ISIS Impact Awards 2024
12 Apr 2024



Announcing the 2024 ISIS Impact Award winners, celebrating the socio-economic impact generated by our user community.




​We're delighted to announce the winners of the 2024 ISIS Impact Awards. These awards celebrate the scientific, social and economic impact of the facility's diverse user community.


Jayes Bhatt.pngSteve Perkins.jpgThe winners of the societal award are Professor Stephen J Perkins and Dr Jayesh S. Bhatt from University College London, for their work determining the molecular structures of therapeutic antibodies in solution​.

In humans, Immunoglobulin (IgG) is the most common type of antibody found in blood circulation. There are four subclasses of IgG molecules, which are created by plasma B cells and used by the immune system to identify and neutralise pathogens. Professor Perkins and Dr Bhatt collected neutron scattering data on SANS2d and developed a new method of atomistic scattering modelling to determine the structure of all four IgG subclasses: IgG1, IgG2, IgG3 and IgG4. By using neutrons, they were able to gain insights that were not available using other techniques.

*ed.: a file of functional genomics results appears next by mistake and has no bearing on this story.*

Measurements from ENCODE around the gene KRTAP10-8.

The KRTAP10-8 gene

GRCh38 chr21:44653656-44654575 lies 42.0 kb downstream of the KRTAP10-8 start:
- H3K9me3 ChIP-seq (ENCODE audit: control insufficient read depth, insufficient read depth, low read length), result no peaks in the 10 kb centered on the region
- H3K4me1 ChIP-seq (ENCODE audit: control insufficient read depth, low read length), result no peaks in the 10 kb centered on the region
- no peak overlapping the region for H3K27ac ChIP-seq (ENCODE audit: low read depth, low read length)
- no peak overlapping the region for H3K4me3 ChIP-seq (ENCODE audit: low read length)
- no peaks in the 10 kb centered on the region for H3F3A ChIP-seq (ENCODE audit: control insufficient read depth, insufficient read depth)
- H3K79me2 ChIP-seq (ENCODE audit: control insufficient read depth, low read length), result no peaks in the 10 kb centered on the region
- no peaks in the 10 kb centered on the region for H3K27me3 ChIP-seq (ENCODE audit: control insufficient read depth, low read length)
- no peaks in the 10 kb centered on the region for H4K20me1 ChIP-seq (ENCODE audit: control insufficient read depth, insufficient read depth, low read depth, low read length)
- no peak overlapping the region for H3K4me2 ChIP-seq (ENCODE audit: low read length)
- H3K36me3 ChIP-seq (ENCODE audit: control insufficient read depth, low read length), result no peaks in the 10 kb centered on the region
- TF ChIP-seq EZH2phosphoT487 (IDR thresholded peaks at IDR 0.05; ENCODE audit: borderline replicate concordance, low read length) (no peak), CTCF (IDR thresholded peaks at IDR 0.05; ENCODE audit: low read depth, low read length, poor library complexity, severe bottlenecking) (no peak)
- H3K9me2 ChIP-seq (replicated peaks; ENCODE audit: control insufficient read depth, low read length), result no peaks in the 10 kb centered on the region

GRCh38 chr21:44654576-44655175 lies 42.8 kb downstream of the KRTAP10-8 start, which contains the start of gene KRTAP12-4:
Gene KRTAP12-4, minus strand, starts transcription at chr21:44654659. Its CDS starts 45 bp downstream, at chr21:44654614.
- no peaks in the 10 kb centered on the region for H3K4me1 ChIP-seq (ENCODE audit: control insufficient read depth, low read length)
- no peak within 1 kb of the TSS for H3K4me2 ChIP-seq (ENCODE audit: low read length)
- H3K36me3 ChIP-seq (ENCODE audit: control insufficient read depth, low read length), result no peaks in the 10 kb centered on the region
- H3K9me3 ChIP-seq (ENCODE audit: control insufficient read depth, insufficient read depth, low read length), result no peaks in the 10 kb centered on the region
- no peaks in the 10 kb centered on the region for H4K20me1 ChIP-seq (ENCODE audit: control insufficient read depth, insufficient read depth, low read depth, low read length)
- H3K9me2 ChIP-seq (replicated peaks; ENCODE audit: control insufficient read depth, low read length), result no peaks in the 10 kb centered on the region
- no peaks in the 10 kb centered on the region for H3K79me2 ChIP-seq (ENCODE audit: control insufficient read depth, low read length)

For more information, read our full case study on their work


Tan Sui.jpg
The winner of the economic award is Dr Tan Sui from the University of Surrey, for her research mapping residual stress distribution in materials for nuclear fusion applications. 

Nuclear fusion offers an opportunity for abundant clean energy. Dr Tan Sui’s research focusses on the joints that hold parts of a fusion reactor together. Understanding the distribution of residual stress in reactor joints is crucial for enhancing their structural integrity, and therefore for planning maintenance and enduring safe operations. To study the residual stress within these dense components, Dr Sui has used neutron diffraction and imaging, complementing her team’s plasma focused ion beam and nanoindentation approaches to enhance structural integrity, maintenance strategies, and safety. 

For more information, read our full case study on Dr Sui's work.​ ​


Yujie Ma.jpgThe winner of the science award is Dr Yujie Ma from The University of Manchester, for his work developing Metal Organic Frameworks for clean air and sustainable energy.

Porous materials such as Metal Organic Frameworks (MOFs) have the potential to be used across a range of applications and industries for their ability to selectively adsorb and store gas molecules. Dr Ma’s work focusses on designing new MOFs by creating structural defects and introducing single-atom metal sites. Introducing these defects changes the properties of a MOF, increasing its specificity in capturing particular gases or catalysing reactions of interest. His work encompasses a range of environmental applications including ammonia and nitrogen dioxide capture, and the catalysis of methane conversion. 

For more information, read our full case study on Dr Ma's work. ​

Contact: de Laune, Rosie (STFC,RAL,ISIS)